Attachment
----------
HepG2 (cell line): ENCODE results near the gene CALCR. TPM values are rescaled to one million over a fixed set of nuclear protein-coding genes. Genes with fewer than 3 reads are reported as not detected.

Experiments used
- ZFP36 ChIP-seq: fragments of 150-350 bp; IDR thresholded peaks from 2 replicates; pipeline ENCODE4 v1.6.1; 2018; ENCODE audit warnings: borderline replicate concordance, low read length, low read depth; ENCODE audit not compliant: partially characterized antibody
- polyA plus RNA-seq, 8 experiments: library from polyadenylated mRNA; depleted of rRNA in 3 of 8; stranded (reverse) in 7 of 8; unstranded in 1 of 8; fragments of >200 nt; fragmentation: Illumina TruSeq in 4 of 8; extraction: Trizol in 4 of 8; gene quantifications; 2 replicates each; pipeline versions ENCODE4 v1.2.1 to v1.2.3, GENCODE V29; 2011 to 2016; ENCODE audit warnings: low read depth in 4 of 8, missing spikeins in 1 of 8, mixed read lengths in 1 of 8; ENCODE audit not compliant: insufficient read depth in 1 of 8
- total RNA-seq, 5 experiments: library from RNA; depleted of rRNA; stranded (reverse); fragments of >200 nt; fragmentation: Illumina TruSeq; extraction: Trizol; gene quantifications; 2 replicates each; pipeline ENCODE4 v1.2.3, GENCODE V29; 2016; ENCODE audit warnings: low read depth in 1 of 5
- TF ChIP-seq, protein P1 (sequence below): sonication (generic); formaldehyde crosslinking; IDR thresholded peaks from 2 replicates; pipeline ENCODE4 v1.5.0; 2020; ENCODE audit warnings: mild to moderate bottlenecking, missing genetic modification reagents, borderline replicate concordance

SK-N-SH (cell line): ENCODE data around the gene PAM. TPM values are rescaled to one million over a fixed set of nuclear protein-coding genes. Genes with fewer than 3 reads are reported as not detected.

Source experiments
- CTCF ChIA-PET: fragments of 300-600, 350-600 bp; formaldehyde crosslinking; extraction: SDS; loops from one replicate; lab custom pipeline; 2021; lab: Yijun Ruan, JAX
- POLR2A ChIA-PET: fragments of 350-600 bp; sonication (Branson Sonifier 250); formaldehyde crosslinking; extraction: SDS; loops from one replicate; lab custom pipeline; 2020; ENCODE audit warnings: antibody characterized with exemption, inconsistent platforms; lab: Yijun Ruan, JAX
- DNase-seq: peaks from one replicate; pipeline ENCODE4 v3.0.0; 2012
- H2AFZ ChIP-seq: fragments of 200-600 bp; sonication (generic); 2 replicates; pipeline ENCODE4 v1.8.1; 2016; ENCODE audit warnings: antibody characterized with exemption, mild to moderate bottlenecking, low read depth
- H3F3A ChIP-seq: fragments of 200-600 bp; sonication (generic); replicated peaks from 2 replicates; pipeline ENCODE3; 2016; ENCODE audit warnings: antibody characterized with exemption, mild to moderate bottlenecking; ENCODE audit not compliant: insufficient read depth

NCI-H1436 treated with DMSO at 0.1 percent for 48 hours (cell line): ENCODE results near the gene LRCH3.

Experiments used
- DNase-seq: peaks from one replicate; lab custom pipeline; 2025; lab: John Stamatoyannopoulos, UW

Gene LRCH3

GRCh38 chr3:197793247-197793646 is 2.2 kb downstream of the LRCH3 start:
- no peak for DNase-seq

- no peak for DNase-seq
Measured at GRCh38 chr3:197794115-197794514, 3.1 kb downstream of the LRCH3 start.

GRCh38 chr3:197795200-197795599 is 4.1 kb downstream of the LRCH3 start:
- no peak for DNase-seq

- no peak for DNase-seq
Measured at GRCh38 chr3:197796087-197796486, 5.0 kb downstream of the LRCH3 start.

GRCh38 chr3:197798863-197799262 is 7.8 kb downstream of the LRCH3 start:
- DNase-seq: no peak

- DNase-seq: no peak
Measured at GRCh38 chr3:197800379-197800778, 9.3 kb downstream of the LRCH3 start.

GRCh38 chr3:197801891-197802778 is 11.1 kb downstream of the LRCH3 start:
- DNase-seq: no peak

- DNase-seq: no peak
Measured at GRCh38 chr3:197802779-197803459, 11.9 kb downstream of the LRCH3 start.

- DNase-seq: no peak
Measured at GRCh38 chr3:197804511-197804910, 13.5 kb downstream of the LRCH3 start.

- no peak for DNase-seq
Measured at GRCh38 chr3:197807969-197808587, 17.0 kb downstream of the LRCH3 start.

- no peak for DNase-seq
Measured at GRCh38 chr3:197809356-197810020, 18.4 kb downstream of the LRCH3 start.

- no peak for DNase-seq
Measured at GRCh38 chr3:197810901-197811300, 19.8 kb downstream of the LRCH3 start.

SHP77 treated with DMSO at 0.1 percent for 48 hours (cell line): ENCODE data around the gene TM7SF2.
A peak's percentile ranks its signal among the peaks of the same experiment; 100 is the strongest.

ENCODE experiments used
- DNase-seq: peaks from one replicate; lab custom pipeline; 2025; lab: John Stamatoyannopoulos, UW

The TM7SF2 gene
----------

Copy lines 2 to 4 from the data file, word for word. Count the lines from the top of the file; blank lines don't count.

Experiments used
- ZFP36 ChIP-seq: fragments of 150-350 bp; IDR thresholded peaks from 2 replicates; pipeline ENCODE4 v1.6.1; 2018; ENCODE audit warnings: borderline replicate concordance, low read length, low read depth; ENCODE audit not compliant: partially characterized antibody
- polyA plus RNA-seq, 8 experiments: library from polyadenylated mRNA; depleted of rRNA in 3 of 8; stranded (reverse) in 7 of 8; unstranded in 1 of 8; fragments of >200 nt; fragmentation: Illumina TruSeq in 4 of 8; extraction: Trizol in 4 of 8; gene quantifications; 2 replicates each; pipeline versions ENCODE4 v1.2.1 to v1.2.3, GENCODE V29; 2011 to 2016; ENCODE audit warnings: low read depth in 4 of 8, missing spikeins in 1 of 8, mixed read lengths in 1 of 8; ENCODE audit not compliant: insufficient read depth in 1 of 8